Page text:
Weili Xu and colleagues, Karolinska Institute, Stockholm, Sweden, show that both midlife overweight with a BMI of 25 or above and obesity independently increase the risk of dementia and of Alzheimer and vascular dementia. Genetic and early-life environmental factors may contribute to the adiposity dementia association.
In a study of 8,534 both identical and fraternal twins aged 65 and older in Sweden, they found that individuals diagnosed with Alzheimer’s disease or vascular dementia were 70 % more likely to have been overweight when they were middle-aged. About 30 % of the individuals were overweight or obese, about 4 % of the participants were diagnosed with Alzheimer’s disease or vascular dementia.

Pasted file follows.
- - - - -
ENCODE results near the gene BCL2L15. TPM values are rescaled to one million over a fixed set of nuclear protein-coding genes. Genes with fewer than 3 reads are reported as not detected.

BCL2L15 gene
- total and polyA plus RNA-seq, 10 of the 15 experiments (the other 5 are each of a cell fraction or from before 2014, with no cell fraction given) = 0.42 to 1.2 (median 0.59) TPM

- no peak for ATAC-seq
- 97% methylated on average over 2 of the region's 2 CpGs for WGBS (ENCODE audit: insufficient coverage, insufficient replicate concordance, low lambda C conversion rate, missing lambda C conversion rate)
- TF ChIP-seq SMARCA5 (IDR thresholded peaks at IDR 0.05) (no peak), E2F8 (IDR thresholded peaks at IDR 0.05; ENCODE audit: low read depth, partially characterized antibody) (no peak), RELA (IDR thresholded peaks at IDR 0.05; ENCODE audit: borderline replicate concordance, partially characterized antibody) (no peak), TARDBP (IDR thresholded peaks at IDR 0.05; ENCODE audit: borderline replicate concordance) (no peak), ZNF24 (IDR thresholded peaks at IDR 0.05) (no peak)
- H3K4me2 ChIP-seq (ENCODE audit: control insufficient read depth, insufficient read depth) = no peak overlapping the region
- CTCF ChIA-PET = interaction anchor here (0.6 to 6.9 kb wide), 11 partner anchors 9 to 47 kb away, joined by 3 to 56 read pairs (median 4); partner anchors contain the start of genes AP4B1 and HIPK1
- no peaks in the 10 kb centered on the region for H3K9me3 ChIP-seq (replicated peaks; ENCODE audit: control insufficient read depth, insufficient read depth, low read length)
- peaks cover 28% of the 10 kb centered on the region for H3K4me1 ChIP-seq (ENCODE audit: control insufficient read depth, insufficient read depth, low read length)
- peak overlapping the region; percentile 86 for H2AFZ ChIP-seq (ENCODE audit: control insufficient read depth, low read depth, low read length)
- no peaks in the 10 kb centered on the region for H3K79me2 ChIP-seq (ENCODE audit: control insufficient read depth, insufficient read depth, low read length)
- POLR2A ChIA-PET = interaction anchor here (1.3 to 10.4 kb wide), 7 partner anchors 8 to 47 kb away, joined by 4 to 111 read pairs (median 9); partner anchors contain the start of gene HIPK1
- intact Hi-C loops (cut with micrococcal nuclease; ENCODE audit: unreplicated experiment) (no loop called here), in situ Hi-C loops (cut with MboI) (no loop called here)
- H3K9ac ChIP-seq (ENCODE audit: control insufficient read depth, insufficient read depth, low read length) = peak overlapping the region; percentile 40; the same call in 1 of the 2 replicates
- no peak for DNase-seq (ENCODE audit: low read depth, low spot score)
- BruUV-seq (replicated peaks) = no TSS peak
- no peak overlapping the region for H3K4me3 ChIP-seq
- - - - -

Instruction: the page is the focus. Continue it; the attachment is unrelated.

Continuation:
The mechanisms that link the two conditions are still unclear. The researchers assume that being overweight in midlife may reflect a lifetime exposure to an altered metabolic and inflammatory state, which has been linked to cognitive faltering. Adipose tissue is the largest endocrine organ and secretes inflammatory cytokines and growth hormones; some of them – such as leptin, interleukin-6 and C-reactive protein – may affect cognitive functioning.
- Midlife overweight and obesity increase late-life dementia risk: A population-based twin study,
W. L. Xu, A. R. Atti, M. Gatz, N. L. Pedersen, B. Johansson, L. Fratiglioni,